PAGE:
Immortal Meals #11: Feasts at Hambledon Hill January 13, 2013Author: Beach Combing | in : Prehistoric , trackback
Another from the Immortal Meal series: this time beef steak on Hambledon Hill in Dorset (UK) c. 5000 years ago as a warm September evening is resolving itself. Hambledon Hill, for those who had not had the pleasure, is an extraordinary Iron Age hill fort on the edge of the upland region of western England. It is not particularly beautiful, it is not scenic. The place has, however, charisma. Let’s leave it at that and move onto the menu.
Long before the Iron Age fort was built Hambledon Hill had been a gathering place for local populations in the transition between hunter-gathering and farming. We know this because three barrows were put on the heights containing the bones of the various communities that lived in the locality in the Neolithic period. Around these were dug a series of pits – ‘causewayed enclosures’ – which contained within them the remains of meals and human skulls (below). So much for the game pieces, how do we put these on the board?
Archaeologists know very little at the best of times, and in the case of Neolithic communities they know very very little. It is only right then to be modest about the interpretations for HH. However, there is a broad consensus that Hambledon Hill was not a Neolithic settlement, but rather, as many sites with causewayed enclosures, an occasional meeting place for clans from the surrounding plain. It was certainly a place where bodies were lain out to be defleshed by the elements and wild beasts and birds: there may even have been a defleshing platform.
Bodies were carefully defleshed before bones were placed in the barrows. There have even been mutterings about cannibalism. Certainly, those who came here to feast were violent if violence and cannibalism need be tied together. Of the skulls examined by archaeologists from the site several had potentially fatal head blows near the left temple, the classic ‘clue’ for injuries picked up in hand to hand combat. Interestingly women were as likely to have these wounds as men and women’s bones were treated, apparently, with special care. Along with ‘cannibalism’ there has even been muttering of ‘matriarchy’!
The pits near the barrows were dug and filled, dug and filled repeatedly with earth and animal and sometimes human bones. It has been suggested that clans came here to feast and then dug any leftovers into the pits in, to judge by the age of the killed animals, in late summer and early autumn. Would it be too much to imagine a pit per clan: the human skulls found towards the base might have been ancestral figures or an original sacrifice? Fish were not eaten to judge by the isotope readings in human bones: given the amount of fresh water in the area it sounds like this was a we-are-not-like-you taboo.
The animal bones were typically from domesticated cows – this was a community that had begun the Neolithic Revolution – but there were also red deer and other wild beasts. Cow bones were treated like human bones with a certain decorum: were cows part of the family then? In pottery from the site there was also evidence of dairy products: often taken as a marker of advanced agriculture, the so-called secondary products revolution. The pits then were the repository for the food eaten and given the proximity of the funeral barrows perhaps we should imagine the food placed into the pit, repeatedly, for the ancestors to gourge themselves on.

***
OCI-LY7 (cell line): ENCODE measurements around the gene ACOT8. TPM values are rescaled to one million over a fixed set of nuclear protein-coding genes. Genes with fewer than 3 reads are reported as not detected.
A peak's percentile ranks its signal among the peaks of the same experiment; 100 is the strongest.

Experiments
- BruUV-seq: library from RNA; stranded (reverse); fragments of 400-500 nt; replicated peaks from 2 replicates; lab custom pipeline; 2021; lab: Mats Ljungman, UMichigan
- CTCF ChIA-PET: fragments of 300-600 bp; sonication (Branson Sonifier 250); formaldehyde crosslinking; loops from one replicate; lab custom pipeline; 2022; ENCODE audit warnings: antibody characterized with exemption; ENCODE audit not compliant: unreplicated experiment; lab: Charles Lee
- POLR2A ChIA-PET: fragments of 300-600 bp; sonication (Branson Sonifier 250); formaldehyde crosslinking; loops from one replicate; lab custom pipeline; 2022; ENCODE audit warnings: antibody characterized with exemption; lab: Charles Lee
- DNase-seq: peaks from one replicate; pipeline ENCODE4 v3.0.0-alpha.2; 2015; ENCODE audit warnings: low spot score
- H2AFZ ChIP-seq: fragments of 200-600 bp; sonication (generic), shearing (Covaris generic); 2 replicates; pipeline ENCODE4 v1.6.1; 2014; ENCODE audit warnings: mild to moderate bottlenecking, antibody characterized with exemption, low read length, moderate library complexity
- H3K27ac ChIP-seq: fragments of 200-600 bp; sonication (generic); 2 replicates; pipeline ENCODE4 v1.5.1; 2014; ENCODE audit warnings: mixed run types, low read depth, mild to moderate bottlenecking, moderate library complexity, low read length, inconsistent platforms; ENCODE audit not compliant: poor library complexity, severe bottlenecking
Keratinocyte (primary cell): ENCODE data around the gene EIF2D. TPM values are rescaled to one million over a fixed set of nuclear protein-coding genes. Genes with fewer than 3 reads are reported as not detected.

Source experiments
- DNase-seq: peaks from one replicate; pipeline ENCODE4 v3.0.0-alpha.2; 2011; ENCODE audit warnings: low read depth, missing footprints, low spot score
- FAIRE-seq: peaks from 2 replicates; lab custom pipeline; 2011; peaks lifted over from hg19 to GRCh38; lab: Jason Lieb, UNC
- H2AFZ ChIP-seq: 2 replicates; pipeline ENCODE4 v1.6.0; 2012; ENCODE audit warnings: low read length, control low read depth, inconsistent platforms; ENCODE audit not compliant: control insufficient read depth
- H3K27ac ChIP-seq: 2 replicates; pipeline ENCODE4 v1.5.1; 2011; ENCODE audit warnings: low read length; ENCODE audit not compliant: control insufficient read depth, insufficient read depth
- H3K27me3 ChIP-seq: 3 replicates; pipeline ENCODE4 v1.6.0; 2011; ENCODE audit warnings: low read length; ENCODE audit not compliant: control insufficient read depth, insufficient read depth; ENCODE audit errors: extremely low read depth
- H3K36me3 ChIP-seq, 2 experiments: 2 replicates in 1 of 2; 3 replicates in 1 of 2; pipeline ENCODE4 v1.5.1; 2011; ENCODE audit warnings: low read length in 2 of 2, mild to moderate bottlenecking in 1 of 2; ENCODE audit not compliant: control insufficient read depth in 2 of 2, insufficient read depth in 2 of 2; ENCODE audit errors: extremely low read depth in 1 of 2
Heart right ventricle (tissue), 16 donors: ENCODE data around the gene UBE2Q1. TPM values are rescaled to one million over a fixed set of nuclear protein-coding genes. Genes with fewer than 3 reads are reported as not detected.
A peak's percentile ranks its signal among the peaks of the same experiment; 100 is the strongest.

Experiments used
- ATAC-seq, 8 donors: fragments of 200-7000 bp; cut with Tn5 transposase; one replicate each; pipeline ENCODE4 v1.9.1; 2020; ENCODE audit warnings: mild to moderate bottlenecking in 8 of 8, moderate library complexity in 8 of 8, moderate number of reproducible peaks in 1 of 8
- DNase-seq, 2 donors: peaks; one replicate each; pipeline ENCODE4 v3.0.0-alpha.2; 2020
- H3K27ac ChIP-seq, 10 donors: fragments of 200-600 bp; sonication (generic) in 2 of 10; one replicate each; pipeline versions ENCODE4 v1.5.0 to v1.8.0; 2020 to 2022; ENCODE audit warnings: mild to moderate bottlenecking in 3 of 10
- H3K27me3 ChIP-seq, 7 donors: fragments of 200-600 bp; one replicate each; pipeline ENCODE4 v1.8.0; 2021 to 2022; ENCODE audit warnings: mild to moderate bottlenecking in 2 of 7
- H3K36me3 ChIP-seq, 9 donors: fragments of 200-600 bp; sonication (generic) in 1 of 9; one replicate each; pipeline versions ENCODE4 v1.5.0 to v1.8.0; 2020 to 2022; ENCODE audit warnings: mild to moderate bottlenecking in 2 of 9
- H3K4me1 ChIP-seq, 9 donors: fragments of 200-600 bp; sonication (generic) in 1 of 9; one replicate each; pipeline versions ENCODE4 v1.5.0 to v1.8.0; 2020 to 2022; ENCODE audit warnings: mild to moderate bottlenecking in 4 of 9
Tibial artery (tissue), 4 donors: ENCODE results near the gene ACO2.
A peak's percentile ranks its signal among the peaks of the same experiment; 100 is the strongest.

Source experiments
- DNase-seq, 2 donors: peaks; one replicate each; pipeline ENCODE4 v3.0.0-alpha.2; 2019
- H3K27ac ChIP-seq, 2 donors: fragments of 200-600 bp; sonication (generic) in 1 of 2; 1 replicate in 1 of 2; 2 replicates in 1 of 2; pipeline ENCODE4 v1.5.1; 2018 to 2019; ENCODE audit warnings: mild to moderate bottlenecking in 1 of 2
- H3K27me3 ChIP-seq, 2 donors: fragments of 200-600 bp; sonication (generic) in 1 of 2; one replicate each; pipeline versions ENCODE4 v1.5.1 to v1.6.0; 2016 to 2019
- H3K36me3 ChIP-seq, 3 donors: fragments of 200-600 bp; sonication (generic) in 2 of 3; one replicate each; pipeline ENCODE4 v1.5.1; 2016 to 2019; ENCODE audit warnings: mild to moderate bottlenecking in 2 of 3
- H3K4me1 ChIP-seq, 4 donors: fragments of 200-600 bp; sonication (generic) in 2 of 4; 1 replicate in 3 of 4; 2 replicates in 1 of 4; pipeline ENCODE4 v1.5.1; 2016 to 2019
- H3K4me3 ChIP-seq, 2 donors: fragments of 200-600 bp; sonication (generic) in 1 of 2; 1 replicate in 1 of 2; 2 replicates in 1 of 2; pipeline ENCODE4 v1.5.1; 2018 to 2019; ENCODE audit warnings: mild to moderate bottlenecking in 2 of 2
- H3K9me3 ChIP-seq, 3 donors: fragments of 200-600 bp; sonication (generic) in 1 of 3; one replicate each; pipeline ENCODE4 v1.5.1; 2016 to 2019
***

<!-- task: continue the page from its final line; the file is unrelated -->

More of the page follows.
So why would Beachcombing like to go back and sit around this fire and chew on some calf brain with Neolithic Dorseters? Well, we do not have here the earliest Britons. But they are the earliest with character. The refusal to eat fish, the violent duels, the prominence of women, the elaborate care of the dead, the affection for the cows they ate… These are not just bones in the earth. Finally, we have people.
Beach is always on the look out for immortal meals: drbeachcombing AT yahoo DOT com
22 Jan 2013: Aldous Huxley writes: What you talk about is very similar to the suppositions put down in Stonehenge: Where Atlantis Died by Harry Harrison and Leon Stover.The plot tied together suppositions of Myceneans mining tin in Cornwall in their struggle with Atlantis which sourced its tin from the Black Sea area….but the majority of the action takes place around Stonehenge and the culture there. Harrison and Stover posited that the henges were gathering places for Autumn feasting, politics and burying the dead, and posited a culture around personal combat and herding and dairying. They do state that they used a lot of the particulars from Irish hero tales, but they do support the conclusions on the archeology of the time (1970’s) I recommend it as a fun read. Harrison makes it readable, Stover makes it plausible…well, up to the eruption of Santorini, but even that made a pretty good plot element. Thanks Aldous!